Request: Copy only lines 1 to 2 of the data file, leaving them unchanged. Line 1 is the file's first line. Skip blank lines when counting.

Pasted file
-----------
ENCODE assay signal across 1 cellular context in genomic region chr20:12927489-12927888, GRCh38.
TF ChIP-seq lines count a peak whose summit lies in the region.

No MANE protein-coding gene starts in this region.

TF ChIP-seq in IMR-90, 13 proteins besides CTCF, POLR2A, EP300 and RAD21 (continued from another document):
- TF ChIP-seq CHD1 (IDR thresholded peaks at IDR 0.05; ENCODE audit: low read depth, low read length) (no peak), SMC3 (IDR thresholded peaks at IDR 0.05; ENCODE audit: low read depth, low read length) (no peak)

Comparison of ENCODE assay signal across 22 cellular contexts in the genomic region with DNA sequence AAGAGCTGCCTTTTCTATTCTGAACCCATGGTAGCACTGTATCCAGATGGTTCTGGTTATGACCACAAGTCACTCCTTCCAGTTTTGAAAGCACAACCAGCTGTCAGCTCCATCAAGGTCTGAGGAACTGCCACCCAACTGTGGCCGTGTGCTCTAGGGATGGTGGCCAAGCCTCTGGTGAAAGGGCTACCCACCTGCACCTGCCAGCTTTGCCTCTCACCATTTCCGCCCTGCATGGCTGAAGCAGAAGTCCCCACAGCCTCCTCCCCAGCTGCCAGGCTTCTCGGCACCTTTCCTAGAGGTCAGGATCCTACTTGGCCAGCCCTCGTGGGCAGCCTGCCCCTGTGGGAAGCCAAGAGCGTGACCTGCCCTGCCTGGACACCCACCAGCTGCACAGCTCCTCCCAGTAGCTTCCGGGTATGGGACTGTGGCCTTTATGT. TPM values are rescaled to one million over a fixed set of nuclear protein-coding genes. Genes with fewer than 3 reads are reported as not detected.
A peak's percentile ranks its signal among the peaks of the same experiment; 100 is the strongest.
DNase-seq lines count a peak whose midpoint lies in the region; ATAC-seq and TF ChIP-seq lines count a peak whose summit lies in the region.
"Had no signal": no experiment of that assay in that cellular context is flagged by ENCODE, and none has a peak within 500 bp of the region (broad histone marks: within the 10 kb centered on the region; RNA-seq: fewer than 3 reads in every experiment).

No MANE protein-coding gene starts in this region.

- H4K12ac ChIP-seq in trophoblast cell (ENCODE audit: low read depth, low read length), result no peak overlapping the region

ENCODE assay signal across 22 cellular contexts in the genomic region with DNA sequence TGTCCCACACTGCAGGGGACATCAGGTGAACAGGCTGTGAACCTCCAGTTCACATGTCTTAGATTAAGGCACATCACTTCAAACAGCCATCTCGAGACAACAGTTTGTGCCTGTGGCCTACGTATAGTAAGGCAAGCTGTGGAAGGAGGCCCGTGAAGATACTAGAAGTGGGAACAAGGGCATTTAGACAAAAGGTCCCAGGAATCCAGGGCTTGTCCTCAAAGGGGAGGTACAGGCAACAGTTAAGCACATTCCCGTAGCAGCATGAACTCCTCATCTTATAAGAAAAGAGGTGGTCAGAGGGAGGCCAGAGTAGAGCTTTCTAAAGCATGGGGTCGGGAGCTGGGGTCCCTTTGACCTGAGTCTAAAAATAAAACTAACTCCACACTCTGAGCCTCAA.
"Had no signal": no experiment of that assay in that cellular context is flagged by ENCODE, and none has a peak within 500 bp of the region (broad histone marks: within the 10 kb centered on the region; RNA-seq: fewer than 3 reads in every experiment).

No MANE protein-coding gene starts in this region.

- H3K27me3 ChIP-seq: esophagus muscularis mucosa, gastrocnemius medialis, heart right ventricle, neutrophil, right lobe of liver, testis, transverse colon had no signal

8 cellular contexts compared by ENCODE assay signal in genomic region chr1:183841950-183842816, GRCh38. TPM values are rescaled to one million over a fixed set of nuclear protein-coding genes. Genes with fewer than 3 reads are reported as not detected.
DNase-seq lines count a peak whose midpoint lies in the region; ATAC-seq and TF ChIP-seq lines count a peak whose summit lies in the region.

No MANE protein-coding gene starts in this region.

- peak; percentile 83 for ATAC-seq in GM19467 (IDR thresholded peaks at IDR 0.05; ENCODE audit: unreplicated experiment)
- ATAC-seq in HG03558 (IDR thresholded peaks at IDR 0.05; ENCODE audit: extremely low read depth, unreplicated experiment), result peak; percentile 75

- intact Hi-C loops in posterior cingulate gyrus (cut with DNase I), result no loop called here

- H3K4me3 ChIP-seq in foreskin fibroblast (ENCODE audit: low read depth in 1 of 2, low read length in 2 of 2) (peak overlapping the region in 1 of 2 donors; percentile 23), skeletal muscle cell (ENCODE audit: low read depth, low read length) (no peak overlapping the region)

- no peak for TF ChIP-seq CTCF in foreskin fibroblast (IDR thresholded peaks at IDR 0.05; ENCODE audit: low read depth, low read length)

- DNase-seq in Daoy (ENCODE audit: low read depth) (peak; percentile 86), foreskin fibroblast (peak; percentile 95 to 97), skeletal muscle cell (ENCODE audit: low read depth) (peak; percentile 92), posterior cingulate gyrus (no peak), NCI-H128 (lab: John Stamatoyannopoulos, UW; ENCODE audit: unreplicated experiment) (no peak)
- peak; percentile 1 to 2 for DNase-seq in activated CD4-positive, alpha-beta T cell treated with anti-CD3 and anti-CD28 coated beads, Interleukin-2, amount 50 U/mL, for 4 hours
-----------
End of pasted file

ENCODE assay signal across 1 cellular context in genomic region chr20:12927489-12927888, GRCh38.
TF ChIP-seq lines count a peak whose summit lies in the region.